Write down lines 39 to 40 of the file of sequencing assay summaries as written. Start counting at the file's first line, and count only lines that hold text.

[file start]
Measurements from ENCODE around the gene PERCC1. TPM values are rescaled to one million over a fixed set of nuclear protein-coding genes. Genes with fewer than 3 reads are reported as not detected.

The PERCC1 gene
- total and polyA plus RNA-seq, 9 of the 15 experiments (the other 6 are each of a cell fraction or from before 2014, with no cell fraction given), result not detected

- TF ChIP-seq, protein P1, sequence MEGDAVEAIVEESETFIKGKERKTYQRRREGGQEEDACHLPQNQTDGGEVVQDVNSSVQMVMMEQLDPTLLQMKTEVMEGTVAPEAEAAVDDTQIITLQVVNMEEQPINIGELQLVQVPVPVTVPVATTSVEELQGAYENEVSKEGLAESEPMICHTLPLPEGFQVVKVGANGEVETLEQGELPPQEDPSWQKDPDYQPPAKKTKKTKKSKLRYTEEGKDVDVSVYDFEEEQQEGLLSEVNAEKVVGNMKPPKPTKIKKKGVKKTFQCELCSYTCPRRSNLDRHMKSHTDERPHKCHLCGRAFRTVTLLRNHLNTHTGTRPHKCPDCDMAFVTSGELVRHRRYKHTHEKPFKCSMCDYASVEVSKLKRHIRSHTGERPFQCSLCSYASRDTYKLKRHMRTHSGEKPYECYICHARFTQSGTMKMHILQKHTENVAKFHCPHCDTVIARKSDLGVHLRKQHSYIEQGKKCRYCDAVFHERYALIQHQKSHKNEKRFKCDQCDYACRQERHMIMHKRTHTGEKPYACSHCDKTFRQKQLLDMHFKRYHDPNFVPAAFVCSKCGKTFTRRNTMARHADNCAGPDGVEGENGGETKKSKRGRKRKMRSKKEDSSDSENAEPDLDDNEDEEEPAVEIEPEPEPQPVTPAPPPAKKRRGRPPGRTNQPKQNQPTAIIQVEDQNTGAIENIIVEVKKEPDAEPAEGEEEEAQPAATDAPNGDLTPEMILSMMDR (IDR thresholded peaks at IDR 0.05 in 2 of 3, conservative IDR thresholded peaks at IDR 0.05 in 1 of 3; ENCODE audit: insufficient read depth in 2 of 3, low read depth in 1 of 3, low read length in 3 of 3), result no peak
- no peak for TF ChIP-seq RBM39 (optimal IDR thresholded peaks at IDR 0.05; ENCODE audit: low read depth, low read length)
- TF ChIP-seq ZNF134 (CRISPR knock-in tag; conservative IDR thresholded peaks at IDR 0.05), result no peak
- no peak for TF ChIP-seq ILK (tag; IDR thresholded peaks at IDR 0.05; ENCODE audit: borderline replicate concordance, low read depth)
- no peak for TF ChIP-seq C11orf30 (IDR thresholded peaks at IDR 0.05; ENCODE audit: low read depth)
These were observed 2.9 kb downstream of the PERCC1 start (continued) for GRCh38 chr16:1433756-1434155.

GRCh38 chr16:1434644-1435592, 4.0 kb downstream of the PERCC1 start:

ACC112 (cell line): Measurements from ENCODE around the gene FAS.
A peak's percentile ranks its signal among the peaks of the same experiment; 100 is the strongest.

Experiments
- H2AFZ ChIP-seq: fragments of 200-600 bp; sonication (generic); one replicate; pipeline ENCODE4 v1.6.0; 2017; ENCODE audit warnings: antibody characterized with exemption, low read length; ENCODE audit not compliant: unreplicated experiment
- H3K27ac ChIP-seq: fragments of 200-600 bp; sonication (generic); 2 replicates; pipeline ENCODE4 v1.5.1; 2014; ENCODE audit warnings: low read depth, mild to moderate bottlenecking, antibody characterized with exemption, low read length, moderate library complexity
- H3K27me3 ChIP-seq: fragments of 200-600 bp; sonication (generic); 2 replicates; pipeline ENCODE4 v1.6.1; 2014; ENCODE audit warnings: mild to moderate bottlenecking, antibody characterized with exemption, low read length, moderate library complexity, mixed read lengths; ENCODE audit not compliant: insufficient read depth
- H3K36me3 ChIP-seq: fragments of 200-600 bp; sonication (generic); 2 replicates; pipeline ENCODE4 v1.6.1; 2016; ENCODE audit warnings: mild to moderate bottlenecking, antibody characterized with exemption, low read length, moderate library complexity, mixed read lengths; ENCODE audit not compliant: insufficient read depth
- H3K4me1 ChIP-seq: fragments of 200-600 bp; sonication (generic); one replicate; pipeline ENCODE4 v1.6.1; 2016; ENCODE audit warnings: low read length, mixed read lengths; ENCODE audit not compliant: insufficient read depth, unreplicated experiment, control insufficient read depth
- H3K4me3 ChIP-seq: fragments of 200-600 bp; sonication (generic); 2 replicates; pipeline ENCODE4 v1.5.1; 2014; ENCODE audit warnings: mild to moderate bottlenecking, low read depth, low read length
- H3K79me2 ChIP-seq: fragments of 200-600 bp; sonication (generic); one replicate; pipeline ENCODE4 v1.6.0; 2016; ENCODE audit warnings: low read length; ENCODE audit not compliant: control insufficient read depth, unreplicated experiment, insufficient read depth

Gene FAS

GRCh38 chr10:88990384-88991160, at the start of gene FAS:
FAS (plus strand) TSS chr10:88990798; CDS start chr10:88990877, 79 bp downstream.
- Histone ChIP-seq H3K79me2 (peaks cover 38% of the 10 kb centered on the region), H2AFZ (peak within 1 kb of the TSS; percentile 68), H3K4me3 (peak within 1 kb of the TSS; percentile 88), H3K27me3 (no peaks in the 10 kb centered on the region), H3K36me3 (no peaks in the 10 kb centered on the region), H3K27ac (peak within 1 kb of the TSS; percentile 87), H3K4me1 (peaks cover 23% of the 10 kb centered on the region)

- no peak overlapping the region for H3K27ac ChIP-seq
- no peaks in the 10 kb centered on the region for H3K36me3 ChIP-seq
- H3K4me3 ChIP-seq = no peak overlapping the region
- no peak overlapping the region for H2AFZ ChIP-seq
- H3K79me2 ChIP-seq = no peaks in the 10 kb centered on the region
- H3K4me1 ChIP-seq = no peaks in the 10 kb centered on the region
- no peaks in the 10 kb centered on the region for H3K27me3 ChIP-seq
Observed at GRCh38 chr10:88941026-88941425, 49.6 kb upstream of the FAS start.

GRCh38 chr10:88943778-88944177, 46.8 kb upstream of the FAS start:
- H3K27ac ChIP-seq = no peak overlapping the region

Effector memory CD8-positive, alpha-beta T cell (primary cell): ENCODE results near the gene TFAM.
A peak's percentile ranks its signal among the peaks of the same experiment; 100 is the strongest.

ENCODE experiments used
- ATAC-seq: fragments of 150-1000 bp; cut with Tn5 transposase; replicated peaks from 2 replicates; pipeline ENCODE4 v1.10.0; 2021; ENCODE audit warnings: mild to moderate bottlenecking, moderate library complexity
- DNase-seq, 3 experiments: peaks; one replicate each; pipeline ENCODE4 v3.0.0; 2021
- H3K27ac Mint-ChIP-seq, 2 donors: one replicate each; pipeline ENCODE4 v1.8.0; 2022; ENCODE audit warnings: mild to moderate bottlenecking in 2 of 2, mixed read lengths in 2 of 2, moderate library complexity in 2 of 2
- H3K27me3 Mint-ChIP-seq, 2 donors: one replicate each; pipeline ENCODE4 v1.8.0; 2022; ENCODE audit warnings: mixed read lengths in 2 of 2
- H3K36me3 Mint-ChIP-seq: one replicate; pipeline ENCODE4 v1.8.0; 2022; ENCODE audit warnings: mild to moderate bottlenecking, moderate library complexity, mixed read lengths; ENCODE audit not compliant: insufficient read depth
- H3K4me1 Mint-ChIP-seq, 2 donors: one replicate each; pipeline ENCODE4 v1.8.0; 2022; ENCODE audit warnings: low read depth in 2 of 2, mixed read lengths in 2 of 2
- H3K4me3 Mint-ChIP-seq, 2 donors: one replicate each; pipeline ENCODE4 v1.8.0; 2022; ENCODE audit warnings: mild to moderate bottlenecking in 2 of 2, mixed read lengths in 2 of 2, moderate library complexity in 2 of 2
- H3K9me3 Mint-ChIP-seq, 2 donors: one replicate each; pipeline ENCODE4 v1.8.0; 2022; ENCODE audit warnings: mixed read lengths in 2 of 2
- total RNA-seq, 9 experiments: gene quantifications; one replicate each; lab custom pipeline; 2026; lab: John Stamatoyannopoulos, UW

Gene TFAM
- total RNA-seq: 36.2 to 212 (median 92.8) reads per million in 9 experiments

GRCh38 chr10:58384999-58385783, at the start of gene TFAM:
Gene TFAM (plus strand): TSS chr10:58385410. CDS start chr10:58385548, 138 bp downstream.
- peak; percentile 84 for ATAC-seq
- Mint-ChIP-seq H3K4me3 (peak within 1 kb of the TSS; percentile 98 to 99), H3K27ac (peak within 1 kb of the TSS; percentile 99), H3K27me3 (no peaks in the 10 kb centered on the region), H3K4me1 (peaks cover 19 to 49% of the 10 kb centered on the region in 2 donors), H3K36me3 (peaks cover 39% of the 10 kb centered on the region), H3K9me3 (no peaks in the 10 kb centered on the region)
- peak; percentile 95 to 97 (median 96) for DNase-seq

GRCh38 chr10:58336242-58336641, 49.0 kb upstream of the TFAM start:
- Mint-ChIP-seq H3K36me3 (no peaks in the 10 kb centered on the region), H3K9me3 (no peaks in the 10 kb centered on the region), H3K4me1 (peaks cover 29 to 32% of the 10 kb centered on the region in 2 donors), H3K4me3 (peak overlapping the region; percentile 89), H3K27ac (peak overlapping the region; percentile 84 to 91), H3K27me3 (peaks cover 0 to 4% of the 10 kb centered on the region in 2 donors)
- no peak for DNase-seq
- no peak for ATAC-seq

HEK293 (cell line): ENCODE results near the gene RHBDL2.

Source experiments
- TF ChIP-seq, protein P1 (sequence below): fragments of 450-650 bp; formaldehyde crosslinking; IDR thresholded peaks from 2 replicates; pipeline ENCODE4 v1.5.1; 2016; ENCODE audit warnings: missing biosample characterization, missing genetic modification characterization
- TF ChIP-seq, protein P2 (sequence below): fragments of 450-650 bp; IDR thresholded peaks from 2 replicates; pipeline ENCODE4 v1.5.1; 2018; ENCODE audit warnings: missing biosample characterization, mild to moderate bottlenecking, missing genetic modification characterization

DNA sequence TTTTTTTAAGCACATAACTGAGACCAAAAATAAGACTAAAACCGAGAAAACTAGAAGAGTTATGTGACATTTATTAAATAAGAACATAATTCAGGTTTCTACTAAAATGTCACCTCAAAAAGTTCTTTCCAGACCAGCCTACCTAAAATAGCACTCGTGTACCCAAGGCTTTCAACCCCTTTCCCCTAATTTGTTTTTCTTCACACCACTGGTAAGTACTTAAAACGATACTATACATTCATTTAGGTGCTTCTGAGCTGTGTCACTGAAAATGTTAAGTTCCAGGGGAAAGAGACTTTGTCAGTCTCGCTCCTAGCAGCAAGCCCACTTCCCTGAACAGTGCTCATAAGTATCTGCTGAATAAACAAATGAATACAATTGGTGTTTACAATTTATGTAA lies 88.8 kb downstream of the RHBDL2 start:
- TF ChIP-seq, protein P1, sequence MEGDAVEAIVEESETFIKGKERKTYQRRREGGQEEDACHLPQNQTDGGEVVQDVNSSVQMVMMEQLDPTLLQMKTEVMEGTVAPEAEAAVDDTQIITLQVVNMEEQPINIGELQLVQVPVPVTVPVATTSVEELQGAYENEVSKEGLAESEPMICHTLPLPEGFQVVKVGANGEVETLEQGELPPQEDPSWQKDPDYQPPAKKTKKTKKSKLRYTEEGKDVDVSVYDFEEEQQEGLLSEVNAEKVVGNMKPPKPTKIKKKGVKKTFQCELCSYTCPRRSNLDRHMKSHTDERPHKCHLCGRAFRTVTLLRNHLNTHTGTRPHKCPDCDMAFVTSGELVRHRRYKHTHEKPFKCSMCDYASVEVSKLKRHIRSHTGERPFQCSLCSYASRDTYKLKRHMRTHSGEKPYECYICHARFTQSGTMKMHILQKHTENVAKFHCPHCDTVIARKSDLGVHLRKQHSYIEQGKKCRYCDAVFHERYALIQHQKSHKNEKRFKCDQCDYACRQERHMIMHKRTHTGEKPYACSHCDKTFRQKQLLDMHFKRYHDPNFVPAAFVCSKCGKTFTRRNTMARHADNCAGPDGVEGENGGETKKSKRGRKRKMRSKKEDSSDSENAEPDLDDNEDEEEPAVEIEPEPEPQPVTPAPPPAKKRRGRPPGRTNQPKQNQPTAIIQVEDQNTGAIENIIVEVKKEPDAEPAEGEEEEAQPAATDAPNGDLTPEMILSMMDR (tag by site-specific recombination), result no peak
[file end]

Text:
- DNase-seq, 3 experiments: peaks; one replicate each; pipeline ENCODE4 v3.0.0; 2021
- H3K27ac Mint-ChIP-seq, 2 donors: one replicate each; pipeline ENCODE4 v1.8.0; 2022; ENCODE audit warnings: mild to moderate bottlenecking in 2 of 2, mixed read lengths in 2 of 2, moderate library complexity in 2 of 2